Capital Intelligence (CI), the international credit rating agency, today announced that it has affirmed Qatar’s Long-Term Foreign Currency and Local Currency Ratings of ‘AA-’ and its Short-Term Foreign and Local Currency Ratings at ‘A1+’. The Outlook for Qatar’s ratings remains ‘Stable’.
Qatar’s ratings primarily reflect the country’s substantial economic wealth and sound macroeconomic management. The country’s strong public and external finances are underpinned by the sheer scale of hydrocarbon production relative to the small size of the population and supported by favourable trends in international energy prices.
Qatar is the world’s third largest producer of natural gas, after Russia and Iran, and by far the largest exporter of liquefied natural gas (LNG). According to the International Energy Association, the country has proven natural gas reserves of around 883 trillion cubic feet, with a reserve to production ratio of around 58 years. Qatar’s prudent investment in large scale LNG has contributed to one of the highest levels of GDP per capita in the world, estimated at $100,278 in 2013.
Benefiting from high energy prices and reasonably prudent fiscal management, the central government budget has been in surplus since the fiscal year that ended March 2001 (FYE 2001). The budget surplus is likely to have been at least 9% of GDP in FYE 2014, and is expected by CI to remain at high – albeit gradually declining – levels over the coming years, in view of lower hydrocarbon prices and large capital expenditures (estimated to be around 15% of GDP over the next five years). Gross government debt is moderate at an estimated 25.4% of GDP (65.8% of budget revenue) in FYE 2014 and partly reflects efforts to develop local debt markets.
The current account surplus is expected to be in the region of 25% of GDP in 2014 and is likely to maintain its double digit level over the medium-term, covering external debt falling due by a large margin and contributing to the accumulation of official foreign assets.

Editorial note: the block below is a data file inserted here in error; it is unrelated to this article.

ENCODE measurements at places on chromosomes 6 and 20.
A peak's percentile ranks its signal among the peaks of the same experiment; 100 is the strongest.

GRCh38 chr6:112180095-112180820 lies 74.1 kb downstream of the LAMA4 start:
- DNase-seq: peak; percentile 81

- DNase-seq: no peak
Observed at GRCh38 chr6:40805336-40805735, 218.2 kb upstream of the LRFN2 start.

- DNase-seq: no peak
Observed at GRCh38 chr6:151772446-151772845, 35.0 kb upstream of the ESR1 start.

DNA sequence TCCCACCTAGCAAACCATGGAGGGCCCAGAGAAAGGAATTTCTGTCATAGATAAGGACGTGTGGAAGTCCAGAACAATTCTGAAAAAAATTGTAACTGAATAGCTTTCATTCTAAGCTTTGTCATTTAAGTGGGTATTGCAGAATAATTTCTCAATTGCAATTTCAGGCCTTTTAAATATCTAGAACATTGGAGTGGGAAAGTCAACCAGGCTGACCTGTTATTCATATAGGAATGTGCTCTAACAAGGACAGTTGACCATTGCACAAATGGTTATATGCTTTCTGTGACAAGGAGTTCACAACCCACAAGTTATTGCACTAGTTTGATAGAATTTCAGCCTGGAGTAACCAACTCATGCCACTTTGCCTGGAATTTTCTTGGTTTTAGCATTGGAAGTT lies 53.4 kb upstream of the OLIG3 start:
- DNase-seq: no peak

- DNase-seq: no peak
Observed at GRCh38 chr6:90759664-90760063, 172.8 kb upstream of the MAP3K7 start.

The Qatari government is a comfortable net external creditor, and sizeable foreign assets provide the country with the capacity to absorb mild external shocks and mitigate concentration risks arising from the dependence on hydrocarbons. At an estimated 75.6% of GDP or 106.2% of current account receipts (CARs) in 2014, external debt is high in comparison to most other Gulf Cooperation Council (GCC) countries. However, it is deemed to be within the repayment capacity of the economy in view of the substantial external assets of the government and private sector.
Economic concentration risk, fiscal rigidity and limited transparency continue to weigh on the sovereign’s ratings, despite recent reforms aimed at diversifying the economy and strengthening fiscal discipline. In addition, the country’s public institutional framework is still at relatively early stages of development, and fiscal transparency – while improving – is not high.
The Outlook for the ratings is ‘Stable’, meaning that the Qatar’s sovereign ratings are likely to remain unchanged over the next 12 months, provided that key metrics evolve as envisioned in CI’s baseline scenario and no other credit quality concerns arise.
The ‘Stable’ Outlook balances the strengths of the country’s fiscal and external positions against its institutional weaknesses, reliance on hydrocarbon revenues and susceptibility to exogenous factors stemming from protracted periods of subdued hydrocarbon prices or an increase in geopolitical risk factors.
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